Researching Heterogeneous Trust in Distributed Systems


Giuliano Losa

Publishing date

The Stellar Development Foundation (SDF) aims to support technological and scientific research that benefits the broader blockchain community by providing academic grants, offering hands-on collaboration with external researchers, and organizing workshops and conferences that bring researchers together to exchange ideas.

Last October, with the help of Christian Cachin (a well-known cryptographer from the University of Bern), we organized our first scientific research workshop: the Workshop on Heterogeneous Trust in Distributed Systems (HTDS). The workshop was held on October 26th in Princeton, NJ, following the Advances in Financial Technologies conference.

What is Heterogeneous Trust?

Distributed systems based on heterogeneous trust allow participants (e.g., blockchain validators) to make their own judgments about which other participants they trust. An example is the Stellar network, where each validator is free to pick which other validators it trusts the votes of when finalizing new blocks. Other systems based on heterogeneous trust include the XRP Ledger (which pioneered the idea in 2013), MobileCoin, and Anoma.

In contrast, systems like Ethereum do not support heterogeneous trust because validators have no choice but to follow the majority of staked ETH tokens. Similarly, in Bitcoin, validators must follow the majority of the hashing power.

The Unique Advantages

Compared to Proof-of-Work and Proof-of-Stake, blockchains based on heterogeneous trust have several key advantages, including:

  • They are not required to lock in capital, as in Proof-of-Stake, or to perform a lot of computation, as in Proof-of-Work.
  • They can harness real-world reputation to create sustainable, non-monetary incentives.
  • They can support issuer-enforced finality, which allows asset issuers to protect themselves from double redemptions in case of blockchain fork.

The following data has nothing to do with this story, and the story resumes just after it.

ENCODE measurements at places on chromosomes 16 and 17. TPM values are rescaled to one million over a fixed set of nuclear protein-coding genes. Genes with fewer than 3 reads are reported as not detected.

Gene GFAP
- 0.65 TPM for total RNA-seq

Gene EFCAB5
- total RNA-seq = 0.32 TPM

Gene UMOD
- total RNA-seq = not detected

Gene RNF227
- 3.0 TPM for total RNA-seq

For more details, David’s talk at the workshop is an interesting take on those ideas.

A Developing Field

Nevertheless, the research community has focused primarily on Proof-of-Stake and Proof-of-Work, and many scientific questions about heterogeneous trust and its applications remain not only to be answered but also to be asked.

For example:

  • How do we implement consensus efficiently in the heterogeneous trust setting?
  • Can heterogeneous trust be used in a Proof-of-Stake setting?
  • What are the relationships between the different mathematical models proposed and their guarantees?
  • What are the possible applications beyond consensus protocols?
  • How do we adapt well-known cryptographic schemes (like threshold signatures) to the heterogeneous setting?

Heterogeneous trust has recently been gaining traction among researchers and it reached a critical mass where it made sense to organize an in-person workshop to spur research in this promising area.

The Results

The workshop attracted around 30 researchers, including ten speakers from top research universities (Stanford, UIUC, Duke, UC Riverside, Ohio State, and the University of Bern), as well as private companies (Heliax and Akamai). We hope that the ideas exchanged at the workshop will help develop heterogeneous trust as a valuable tool for the blockchain community to build safe, efficient, and reliable systems.

Recordings of the talks are available on Stellar Development Foundation YouTube, and you can find links to them on the workshop’s web page below.